First major exhibit dedicated to Shirley Chisholm opening at Museum of the City of New York

June 5, 2024

Chisholm on the Congressional Rules Committee, A. Dev O’Neill and K. Jewell, 1970s, Reproduction, Special Collections and University Archives, Rutgers University Libraries

A new exhibition at the Museum of the City of New York honors the life and legacy of pioneering politician and Brooklyn native Shirley Chisholm. Opening on June 14, “Changing the Face of Democracy: Shirley Chisholm at 100” is the first-ever major museum presentation dedicated to Chisholm; it coincides with the 100th anniversary of her birth. Located on the museum’s second-floor North Gallery, the exhibition explores the life of the late trailblazer, the first Black woman elected to Congress, through historical artifacts, photographs, art, and archival footage.

Chisholm at the Congressional Leadership Breakfast, Official White House Photographer, c. 1977–1978, Reproduction, Special Collections and University Archives, Rutgers University Libraries

The exhibition is supported by an Honorary Committee that includes Secretary Hillary Rodham Clinton, Sen. Chuck Schumer, Sen. Kirsten Gillibrand, Congressman Hakeem Jeffries, Dr. Una S.T. Clarke, Gloria Steinem, and others.

Topics covered in the exhibition include the significance of Chisholm being the first Black woman sent to the state legislature, the first Black woman elected to Congress, and her trailblazing presidential campaign in 1972. Through this, visitors will understand how her legacy helped reshape American democracy for future generations of politicians and citizens alike.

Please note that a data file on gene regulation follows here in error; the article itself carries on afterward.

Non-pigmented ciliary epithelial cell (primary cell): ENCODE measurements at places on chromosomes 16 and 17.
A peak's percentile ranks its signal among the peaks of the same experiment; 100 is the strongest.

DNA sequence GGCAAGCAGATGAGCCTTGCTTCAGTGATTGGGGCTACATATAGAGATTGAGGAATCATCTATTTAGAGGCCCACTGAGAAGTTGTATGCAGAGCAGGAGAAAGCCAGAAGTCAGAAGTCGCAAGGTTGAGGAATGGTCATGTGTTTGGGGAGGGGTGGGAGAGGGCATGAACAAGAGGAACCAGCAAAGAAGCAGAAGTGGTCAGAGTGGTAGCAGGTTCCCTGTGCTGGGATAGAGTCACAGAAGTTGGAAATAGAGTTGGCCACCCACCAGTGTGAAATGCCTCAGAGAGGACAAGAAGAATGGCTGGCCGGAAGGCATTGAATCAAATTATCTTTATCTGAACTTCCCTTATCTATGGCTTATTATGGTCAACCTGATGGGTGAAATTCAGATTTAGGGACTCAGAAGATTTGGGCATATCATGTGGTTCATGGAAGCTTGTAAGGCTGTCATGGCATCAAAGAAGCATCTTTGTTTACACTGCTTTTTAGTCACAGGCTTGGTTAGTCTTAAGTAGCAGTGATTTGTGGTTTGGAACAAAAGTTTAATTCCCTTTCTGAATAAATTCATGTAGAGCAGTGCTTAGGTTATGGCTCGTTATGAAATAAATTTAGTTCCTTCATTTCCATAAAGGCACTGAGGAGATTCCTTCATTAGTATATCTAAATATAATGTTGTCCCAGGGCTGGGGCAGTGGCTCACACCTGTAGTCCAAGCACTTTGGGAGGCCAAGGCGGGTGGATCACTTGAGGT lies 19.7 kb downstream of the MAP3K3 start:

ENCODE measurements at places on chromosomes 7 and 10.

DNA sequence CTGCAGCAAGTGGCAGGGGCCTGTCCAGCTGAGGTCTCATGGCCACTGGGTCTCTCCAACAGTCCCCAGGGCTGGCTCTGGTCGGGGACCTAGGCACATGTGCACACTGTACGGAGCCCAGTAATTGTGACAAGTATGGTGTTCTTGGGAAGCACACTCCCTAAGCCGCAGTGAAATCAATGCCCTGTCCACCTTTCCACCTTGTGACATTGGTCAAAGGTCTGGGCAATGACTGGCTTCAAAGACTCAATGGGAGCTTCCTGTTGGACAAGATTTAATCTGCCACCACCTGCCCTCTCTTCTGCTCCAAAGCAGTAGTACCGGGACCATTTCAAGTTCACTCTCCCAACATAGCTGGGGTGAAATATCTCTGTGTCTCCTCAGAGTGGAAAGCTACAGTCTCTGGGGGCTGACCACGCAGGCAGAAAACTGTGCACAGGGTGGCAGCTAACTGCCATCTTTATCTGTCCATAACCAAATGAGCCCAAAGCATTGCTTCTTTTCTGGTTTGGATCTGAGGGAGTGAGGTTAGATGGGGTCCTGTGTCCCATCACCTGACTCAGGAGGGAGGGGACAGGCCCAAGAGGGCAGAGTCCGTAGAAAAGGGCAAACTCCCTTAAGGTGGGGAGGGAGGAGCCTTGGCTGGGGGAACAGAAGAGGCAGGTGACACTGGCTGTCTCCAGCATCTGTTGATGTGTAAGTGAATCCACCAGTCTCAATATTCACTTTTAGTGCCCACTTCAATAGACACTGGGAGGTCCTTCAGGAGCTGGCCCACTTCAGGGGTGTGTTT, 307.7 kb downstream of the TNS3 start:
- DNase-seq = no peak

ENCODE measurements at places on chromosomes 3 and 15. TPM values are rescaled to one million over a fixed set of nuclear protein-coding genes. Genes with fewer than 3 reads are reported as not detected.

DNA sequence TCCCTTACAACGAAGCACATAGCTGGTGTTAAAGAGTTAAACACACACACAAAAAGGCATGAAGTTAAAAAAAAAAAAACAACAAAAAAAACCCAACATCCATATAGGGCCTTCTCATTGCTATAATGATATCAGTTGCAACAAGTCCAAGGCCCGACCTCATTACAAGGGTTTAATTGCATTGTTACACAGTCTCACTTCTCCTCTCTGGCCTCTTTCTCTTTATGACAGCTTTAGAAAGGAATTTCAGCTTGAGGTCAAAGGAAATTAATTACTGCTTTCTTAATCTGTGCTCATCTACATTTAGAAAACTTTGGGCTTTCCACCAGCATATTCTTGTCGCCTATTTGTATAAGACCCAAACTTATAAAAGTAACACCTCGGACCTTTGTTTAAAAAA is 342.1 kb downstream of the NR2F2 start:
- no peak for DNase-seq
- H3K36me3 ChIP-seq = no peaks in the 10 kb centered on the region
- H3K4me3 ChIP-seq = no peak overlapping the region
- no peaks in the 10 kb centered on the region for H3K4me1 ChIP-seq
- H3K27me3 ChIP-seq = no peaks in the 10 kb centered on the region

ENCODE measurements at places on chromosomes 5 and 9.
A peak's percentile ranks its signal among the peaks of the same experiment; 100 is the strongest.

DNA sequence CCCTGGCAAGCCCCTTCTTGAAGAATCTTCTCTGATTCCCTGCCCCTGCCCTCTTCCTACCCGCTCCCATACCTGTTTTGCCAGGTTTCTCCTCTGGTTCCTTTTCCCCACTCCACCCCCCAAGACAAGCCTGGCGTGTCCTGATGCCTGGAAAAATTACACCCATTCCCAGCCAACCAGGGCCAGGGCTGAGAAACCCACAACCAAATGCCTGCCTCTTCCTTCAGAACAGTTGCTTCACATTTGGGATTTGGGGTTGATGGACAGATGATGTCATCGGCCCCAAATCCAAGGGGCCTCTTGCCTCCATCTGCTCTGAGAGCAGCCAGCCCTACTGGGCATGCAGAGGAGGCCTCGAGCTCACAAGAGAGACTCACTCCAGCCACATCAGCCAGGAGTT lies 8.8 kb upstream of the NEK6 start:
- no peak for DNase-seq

Childhood images of Chisholm, Unidentified photographer, 1920s–1930s, Reproduction, Courtesy of Brooklyn College

Presented in collaboration with the Shirley Chisholm Project on Brooklyn Women’s Activism at Brooklyn College, the exhibition is divided into three sections: Brooklyn Life, Political Career, and Legacy.

Key highlights include rarely-shown 1970s paintings by Faith Ringgold, a costume worn by Regina King in the 2024 film “Shirley,” memorabilia from Chisholm’s inaugural presidential campaign, photos from Chisholm’s early years, and oral histories that offer personal insights into her legacy.

Poster, “Bring U.S. Together: Vote Chisholm ’72 Unbought and Unbossed”, N.G. Slater Corporation, 1972, Ink on paper, Courtesy of the Schlesinger Library, Harvard University
Flyer, “What the Unity Democratic Club Has Done” front, Unity Democratic Club, 1964, Reproduction, Manuscripts, Archives and Rare Books Division, Schomburg Center for Research in Black Culture, The New York Public Library; Courtesy of the Estate of Thomas Russell Jones
Poster, “Outrageous!”, Ed Wong-Ligda, 1972, Ink on paper, Ed Wong-Ligda, Designer

“The inclusion of the Chisholm Project’s oral histories in the exhibition serves as poignant reminders of Chisholm’s contemporary relevance, underscoring not only her groundbreaking achievements but also the ongoing resonance of her legacy globally,” Dr. Zinga A. Fraser, co-curator of the exhibition and director of the Shirley Chisholm Project on Brooklyn Women’s Activism at Brooklyn College, said.